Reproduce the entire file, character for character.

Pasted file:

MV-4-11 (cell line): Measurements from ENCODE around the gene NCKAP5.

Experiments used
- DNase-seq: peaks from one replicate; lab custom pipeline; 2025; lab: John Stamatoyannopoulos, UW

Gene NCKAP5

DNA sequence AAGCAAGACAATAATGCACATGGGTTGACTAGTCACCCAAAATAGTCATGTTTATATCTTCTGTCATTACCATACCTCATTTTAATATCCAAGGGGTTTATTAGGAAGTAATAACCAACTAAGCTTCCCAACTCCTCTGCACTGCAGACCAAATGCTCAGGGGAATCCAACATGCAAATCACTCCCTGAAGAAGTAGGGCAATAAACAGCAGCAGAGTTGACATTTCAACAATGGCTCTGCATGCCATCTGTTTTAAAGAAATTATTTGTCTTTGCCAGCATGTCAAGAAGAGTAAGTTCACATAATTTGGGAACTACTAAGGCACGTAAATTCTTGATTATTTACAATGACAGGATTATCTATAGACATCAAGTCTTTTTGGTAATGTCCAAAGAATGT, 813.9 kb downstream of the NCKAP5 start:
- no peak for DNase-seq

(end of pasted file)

MV-4-11 (cell line): Measurements from ENCODE around the gene NCKAP5.

Experiments used
- DNase-seq: peaks from one replicate; lab custom pipeline; 2025; lab: John Stamatoyannopoulos, UW

Gene NCKAP5

DNA sequence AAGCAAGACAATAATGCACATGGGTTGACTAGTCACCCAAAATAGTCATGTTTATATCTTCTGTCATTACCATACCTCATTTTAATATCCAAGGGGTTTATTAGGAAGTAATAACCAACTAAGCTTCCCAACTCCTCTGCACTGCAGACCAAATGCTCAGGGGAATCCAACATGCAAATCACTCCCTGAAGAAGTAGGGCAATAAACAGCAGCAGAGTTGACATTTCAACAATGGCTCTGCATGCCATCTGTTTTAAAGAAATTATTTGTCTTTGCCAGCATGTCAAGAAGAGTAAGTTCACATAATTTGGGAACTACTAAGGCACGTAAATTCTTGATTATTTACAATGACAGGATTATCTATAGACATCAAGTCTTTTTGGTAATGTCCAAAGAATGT, 813.9 kb downstream of the NCKAP5 start:
- no peak for DNase-seq